This morning, the family went to a half-day cooking class with Nonna Ciana just outside of Siena. What an amazing morning with us arriving at 10am for the class. Of course, classical Tuscan-style cooking must take place in a Tuscan-style home. Here is the home of Nonna that she shares with her son and grandchildren:
Why wouldn't you start off with dessert? Well, because we had to let it set. Making a traditional custard for tiramisu with egg whites, yolks, sugar, salt, and marscapone cheese.
Dessert Fact: Do not allow yolk to mix in with the whites (it's okay the other way around). When you are fluffing the whites you need "nice snowy peaks" and the yolk interferes with getting the right peaks. Seriously.
Three types of bruchetta (pronounced with a "k"):
Garlic rubbed and olive oil
Traditional "con pomodoro" with tomatoes, basil, garlic
Cheese, honey, and olive oil
'The acid is removed from the tomatoes.'
These are what we ended up with, seriously good appetizers:
An amazing amount of salt is used because the bread is unsalted. In additional, the Italian salt is not as "salty" as our salts back at home.
Italians love the taste of garlic but don't typically leave in the dish. They will rub it on the bread, they will cook out the oils, etc but then remove from the dish!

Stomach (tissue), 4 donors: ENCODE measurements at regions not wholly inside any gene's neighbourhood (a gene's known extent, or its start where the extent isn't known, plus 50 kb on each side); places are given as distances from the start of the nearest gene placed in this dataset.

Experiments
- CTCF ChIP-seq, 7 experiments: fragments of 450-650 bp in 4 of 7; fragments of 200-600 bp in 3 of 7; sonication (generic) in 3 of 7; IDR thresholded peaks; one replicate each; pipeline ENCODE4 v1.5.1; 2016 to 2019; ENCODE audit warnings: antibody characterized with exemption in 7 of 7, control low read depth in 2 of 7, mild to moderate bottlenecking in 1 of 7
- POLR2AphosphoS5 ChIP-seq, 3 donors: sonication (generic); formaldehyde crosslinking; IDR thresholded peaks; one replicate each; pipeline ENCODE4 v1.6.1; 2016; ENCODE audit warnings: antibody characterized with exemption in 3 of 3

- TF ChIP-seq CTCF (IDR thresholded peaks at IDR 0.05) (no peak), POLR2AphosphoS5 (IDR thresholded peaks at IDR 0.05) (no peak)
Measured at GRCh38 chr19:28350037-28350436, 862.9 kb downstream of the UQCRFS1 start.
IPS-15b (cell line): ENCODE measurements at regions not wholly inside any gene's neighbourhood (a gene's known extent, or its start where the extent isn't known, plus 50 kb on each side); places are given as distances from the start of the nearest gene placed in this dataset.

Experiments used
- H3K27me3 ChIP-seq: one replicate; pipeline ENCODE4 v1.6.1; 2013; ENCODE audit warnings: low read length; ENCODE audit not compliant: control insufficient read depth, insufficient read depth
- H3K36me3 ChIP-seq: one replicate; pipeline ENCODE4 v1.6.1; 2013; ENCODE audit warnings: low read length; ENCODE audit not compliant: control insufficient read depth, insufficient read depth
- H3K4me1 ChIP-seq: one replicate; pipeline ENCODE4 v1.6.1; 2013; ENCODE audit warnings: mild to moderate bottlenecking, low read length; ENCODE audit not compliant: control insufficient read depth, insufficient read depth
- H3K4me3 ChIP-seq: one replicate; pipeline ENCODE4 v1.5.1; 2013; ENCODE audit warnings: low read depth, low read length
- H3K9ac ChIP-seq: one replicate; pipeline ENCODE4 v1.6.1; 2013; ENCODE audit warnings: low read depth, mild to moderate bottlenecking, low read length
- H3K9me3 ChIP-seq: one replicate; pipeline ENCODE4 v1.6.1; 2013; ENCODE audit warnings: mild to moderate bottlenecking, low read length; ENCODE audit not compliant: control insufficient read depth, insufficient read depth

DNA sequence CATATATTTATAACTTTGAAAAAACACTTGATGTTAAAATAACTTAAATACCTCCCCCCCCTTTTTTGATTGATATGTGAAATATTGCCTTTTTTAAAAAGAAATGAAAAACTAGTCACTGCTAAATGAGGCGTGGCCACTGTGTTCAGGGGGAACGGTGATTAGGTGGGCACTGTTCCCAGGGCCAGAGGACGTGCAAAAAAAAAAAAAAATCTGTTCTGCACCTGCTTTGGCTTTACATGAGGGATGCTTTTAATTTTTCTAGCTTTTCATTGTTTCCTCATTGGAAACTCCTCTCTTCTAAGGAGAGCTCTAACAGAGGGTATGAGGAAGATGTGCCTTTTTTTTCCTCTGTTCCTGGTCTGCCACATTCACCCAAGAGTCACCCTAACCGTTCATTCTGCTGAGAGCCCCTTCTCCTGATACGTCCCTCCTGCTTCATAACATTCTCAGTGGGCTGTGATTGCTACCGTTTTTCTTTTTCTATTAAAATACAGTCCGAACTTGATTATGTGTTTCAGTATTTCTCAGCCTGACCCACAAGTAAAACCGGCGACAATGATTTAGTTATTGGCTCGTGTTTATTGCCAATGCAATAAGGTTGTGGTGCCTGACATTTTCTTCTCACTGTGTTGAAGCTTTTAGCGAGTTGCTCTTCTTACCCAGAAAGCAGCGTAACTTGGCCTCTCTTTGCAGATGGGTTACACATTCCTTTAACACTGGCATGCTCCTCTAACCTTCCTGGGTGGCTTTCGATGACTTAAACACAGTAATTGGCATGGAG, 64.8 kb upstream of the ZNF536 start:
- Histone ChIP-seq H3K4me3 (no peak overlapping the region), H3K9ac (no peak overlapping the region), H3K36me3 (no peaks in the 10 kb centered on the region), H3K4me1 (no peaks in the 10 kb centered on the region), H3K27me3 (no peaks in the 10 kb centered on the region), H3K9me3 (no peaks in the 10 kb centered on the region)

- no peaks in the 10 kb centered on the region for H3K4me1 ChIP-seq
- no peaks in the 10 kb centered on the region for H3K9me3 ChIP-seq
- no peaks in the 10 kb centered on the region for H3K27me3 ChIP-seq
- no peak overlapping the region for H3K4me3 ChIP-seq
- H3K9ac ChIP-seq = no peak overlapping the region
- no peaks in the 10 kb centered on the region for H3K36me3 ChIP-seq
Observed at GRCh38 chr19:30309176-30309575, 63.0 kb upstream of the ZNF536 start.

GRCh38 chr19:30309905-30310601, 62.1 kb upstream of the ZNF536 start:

Traditionally, with Italian cooking, the acid is removed from the tomatoes! How is this done? They will mound up the cut tomatoes in a bowl, pour salt (lots of it) over the top, drawing out the acid/liquid. It forms an acidic liquid around the mound that can be drained off after ~half-hour. The more you know...
'This place smells amazing!'
Mara, on the smell of cooking garlic, basil, and tomatoes
Hand-made pasta. No machines. Just flour and egg. The girls learned traditionally methods for getting "elastic pasta", kneeding it countless times:
At this point (above), Siena was still wondering:
'Where does the pasta come from?'
Nonna showing the different types of pasta that can be hand-made. She also showed ravioli and tortelinni.
Of course, gotta show the cooking of the Napoli (tomatoes, basic, garlic, oil, salt, and sugar):
Pasta with napoli! Yum!!!!
Our second course was extremely simple. Chicken, wine, oil, salt (again). Flavorful. Amazing. Unfortunately, don't have pictures of the chicken (I ate it all). So instead, have a picture of the girls with Nonna! She was hilarious and very grandma-like! At one point, she was saying "no, no, no!" to Siena. It was extremely memorable!